|Use||National flag and civil ensign|
|Adopted||11 December 1993 (originally adopted on 28 April 1883, de facto used since 1668)|
|Design||Rectangular tricolour with three equal-size horizontal bands: the upper one is white, the middle blue, and the lower red.|
|Variant flag of Russia (Россия)|
St. Andrew Flag
|Adopted||1992 (originally adopted in 1712)|
|Design||White with a blue saltire.|
|Variant flag of Russia (Россия)|
|Adopted||As national flag (civil flag): 22 August 1991
As state flag: 1 November 1991
Replaced by current version on 11 December 1993
|Design||Rectangular tricolour with three equal-size horizontal bands: the upper one is white, the middle azure, and the lower scarlet|
The flag of Russia is a tricolour flag of three equal horizontal fields, white on the top, blue in the middle and red on the bottom. The flag was first used as an ensign for Russian merchant and war ships and only became official in 1896. The flag continued to be used by the Russian Provisional Government after the Tsar was toppled in the February Revolution and was not replaced until the October Revolution which established a Bolshevik government. From that time period, a red flag charged with communist symbols was favoured over the tricolour. It was not until the dissolution of the Soviet Union in 1991 that the tricolour was brought back as the official flag of the new Russian Federation. The modern era flag underwent a slight change in 1993 and has been official since 2000.
There was no universally accepted flag for Russia until the middle of the 17th century. The earliest mention of the flag occurs during the reign of Tsar Alexis I, in 1668, and is related to the construction of the first Russian naval ship, the frigate Oryol.
According to one source[which?], the choice of the colours may originate from the Dutch flag, and is related to the nationality of the ship's lead engineer Butler. During the construction, he faced the need for the flag, and issued a request to the Boyar Duma, to "...ask His Tsarist Majesty as to which (as is the custom among other nations) flag shall be raised on the ship." The official response merely indicated that, as such issue is as yet unprecedented, even though the land forces do use (apparently different) flags, the Tsar ordered that his (Butler's) opinion be sought about the matter, asking specifically as to the custom existing in his country. The Netherlands had at the time already settled on its current flag, consisting of red, white and blue stripes, which Butler duly told the Tsar.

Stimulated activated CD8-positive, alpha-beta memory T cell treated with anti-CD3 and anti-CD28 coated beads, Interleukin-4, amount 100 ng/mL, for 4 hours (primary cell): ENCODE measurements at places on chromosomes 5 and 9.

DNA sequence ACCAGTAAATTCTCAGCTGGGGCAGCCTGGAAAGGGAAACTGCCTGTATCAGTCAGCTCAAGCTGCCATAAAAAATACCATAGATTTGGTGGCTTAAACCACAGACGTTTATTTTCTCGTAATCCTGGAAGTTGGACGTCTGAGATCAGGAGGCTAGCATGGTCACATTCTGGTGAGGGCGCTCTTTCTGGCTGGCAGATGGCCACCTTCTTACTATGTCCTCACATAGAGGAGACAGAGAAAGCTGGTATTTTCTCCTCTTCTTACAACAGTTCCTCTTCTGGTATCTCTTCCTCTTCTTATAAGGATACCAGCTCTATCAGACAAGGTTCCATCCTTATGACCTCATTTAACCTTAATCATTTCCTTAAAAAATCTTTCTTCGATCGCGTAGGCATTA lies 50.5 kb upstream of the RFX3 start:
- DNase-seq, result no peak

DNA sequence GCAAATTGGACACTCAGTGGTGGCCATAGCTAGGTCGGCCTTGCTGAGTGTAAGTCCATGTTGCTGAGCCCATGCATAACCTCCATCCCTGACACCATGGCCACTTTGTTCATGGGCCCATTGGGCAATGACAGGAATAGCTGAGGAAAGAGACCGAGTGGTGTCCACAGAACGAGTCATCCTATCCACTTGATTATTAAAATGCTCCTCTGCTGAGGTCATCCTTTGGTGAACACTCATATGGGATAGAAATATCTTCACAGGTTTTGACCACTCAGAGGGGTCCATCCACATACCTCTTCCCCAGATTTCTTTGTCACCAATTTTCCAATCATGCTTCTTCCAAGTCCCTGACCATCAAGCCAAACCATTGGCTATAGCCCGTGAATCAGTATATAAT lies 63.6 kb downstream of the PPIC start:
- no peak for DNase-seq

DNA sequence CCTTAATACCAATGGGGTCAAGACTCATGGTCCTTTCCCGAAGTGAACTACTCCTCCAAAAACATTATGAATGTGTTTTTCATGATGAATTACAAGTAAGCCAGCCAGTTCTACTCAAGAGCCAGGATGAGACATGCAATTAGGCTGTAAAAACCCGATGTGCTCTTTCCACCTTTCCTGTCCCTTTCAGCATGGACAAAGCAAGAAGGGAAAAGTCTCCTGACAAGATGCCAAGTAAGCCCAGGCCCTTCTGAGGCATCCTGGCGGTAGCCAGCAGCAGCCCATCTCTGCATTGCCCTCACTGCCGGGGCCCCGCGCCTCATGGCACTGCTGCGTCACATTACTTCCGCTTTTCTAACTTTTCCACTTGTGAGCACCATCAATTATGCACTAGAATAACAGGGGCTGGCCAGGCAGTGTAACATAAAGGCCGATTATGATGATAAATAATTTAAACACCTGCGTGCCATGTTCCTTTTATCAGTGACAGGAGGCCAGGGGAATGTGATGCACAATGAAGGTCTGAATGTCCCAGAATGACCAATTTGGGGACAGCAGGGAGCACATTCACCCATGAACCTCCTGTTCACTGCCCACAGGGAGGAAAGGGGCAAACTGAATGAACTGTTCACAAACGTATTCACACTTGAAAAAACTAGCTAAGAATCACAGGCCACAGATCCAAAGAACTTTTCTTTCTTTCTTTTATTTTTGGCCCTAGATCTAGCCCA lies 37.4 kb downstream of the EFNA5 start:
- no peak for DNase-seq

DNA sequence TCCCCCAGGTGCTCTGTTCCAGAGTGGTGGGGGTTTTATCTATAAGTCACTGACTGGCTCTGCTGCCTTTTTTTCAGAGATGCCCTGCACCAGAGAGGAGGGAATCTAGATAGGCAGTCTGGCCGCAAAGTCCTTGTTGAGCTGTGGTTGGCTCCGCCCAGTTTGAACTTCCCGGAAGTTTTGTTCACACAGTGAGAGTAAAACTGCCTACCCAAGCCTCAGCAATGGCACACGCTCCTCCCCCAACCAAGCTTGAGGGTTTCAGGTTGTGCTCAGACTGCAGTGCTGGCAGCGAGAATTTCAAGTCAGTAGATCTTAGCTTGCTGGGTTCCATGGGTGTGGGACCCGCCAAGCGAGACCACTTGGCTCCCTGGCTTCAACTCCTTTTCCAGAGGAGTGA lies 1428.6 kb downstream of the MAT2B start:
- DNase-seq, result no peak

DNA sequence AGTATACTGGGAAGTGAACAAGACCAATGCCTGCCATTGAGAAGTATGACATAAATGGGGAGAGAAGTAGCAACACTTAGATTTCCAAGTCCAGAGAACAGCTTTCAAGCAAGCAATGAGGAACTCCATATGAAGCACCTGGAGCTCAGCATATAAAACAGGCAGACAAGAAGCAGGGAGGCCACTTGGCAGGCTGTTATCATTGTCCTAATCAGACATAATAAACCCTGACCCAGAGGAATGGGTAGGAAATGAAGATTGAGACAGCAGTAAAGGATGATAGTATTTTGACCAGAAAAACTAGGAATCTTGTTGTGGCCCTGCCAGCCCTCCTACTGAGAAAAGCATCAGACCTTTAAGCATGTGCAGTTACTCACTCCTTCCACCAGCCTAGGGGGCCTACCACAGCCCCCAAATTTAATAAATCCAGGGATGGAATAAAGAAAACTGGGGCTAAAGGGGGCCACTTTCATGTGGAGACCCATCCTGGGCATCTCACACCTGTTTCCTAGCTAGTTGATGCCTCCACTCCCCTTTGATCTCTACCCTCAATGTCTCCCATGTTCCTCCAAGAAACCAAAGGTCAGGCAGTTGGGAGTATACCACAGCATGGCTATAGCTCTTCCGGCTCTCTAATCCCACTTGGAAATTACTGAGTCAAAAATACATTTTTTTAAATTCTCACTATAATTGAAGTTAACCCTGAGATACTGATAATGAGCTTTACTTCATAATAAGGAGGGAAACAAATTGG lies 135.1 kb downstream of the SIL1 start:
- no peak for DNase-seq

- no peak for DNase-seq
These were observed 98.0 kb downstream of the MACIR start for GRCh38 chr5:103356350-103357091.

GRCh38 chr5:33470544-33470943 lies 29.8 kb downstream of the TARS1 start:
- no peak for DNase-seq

This conversation apparently took notice, as the source proceeds to describe the materials bought "overseas" for the ship, and specifically mentions red, blue and white fabric. It is not at all certain, however, that the choice of the colours was affected by the Dutch flag. Another possibility is that the flag repeats the colour choice of the Coat of arms of Moscow; that emblem is alleged by at least one author (Prince Aleksandr Putyatin) to effectively be the first Russian flag.
A different account traces the origin of the Russian flag to Tsar Peter the Great's visits to Archangel in 1693 and 1694. Peter was keenly interested in shipbuilding in the European style, different from the barges ordinarily used in Russia at the time. In 1693, Peter had ordered a Dutch-built frigate from Amsterdam. In 1694 when it arrived, the Dutch red-white-and-blue banner flew from its stern. Peter decided to model Russia's naval flag after this banner by changing the sequence of colours. It eventually became the flag of the Russian empire.